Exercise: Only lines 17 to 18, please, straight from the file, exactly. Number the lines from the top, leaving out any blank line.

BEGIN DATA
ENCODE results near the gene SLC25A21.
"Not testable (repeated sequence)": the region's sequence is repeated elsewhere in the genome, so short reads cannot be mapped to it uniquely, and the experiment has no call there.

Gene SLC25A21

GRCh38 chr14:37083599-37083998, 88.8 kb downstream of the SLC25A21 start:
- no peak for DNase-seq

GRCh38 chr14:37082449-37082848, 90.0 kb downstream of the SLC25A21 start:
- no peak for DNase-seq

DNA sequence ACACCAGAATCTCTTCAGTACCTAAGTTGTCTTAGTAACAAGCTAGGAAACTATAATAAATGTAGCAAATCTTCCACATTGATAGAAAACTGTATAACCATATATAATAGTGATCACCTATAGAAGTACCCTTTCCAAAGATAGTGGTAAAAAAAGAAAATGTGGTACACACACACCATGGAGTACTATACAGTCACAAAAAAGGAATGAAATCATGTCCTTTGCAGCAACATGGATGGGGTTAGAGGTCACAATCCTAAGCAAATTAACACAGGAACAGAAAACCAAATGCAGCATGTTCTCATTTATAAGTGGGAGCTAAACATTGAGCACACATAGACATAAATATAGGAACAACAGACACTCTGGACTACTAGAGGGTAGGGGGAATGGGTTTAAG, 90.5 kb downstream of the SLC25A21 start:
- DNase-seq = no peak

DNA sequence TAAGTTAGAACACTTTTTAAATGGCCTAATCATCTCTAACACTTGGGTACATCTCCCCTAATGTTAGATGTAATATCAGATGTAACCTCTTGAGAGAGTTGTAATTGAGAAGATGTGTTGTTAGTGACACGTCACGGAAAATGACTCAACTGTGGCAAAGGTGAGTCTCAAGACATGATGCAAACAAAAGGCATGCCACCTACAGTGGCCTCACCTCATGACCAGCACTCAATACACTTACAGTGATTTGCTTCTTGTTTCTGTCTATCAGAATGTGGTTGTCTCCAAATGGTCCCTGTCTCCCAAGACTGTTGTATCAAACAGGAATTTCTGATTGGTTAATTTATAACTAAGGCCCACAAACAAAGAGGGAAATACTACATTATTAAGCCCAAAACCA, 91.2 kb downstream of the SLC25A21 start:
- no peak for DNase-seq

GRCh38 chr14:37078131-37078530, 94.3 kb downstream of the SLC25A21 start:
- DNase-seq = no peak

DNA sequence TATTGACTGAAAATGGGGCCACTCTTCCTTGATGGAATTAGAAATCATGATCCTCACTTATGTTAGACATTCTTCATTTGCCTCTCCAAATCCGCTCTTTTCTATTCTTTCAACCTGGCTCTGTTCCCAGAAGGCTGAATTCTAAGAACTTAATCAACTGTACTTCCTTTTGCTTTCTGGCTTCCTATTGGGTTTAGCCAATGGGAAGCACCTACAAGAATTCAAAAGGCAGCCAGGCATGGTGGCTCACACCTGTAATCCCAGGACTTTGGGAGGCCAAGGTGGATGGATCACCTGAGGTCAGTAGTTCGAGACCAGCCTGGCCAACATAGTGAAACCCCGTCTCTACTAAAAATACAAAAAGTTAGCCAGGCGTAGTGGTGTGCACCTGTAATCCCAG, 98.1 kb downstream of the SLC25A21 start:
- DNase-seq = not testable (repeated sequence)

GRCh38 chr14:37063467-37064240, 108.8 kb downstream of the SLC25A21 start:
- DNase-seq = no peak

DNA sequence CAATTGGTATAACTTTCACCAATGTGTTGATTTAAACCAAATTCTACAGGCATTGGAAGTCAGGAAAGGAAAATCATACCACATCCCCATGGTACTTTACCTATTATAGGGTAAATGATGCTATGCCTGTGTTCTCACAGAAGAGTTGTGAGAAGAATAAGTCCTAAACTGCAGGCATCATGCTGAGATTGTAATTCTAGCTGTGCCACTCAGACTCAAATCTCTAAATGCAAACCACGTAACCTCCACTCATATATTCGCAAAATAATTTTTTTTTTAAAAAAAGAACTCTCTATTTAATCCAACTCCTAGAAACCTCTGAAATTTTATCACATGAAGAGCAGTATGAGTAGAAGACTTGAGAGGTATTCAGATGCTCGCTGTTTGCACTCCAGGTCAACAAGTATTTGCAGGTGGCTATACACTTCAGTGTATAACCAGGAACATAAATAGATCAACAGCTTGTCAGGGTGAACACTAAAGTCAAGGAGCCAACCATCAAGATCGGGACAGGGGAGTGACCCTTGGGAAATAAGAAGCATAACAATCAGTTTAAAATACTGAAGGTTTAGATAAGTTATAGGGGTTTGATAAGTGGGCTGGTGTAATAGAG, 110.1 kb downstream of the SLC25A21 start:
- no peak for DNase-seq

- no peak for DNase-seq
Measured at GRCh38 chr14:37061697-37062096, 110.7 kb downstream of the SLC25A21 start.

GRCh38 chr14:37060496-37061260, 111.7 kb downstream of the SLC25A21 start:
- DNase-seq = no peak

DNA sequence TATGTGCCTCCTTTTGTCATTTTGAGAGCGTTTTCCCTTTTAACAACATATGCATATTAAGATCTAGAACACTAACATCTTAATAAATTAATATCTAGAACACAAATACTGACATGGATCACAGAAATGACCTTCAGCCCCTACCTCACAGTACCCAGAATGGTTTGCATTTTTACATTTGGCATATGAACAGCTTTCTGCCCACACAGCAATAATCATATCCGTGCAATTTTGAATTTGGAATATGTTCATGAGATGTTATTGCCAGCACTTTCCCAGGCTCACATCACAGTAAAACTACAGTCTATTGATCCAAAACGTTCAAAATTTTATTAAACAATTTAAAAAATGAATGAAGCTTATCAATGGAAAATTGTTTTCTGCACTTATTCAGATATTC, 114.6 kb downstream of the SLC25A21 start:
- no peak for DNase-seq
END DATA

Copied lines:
- DNase-seq = no peak

DNA sequence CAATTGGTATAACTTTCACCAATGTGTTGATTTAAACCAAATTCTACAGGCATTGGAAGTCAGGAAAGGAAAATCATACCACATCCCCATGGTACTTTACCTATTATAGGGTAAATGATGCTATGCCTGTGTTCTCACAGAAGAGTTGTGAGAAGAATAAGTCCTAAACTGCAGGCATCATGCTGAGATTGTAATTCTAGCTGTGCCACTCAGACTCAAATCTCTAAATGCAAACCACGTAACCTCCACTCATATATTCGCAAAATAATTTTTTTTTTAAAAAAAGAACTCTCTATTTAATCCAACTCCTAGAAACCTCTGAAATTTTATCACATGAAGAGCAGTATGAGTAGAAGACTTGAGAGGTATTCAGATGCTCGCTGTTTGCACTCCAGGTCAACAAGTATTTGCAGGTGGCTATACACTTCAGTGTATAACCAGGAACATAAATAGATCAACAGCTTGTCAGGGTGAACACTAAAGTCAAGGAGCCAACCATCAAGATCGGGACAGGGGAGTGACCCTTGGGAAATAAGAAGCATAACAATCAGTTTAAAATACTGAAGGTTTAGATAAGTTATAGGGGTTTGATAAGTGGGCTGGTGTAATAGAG, 110.1 kb downstream of the SLC25A21 start: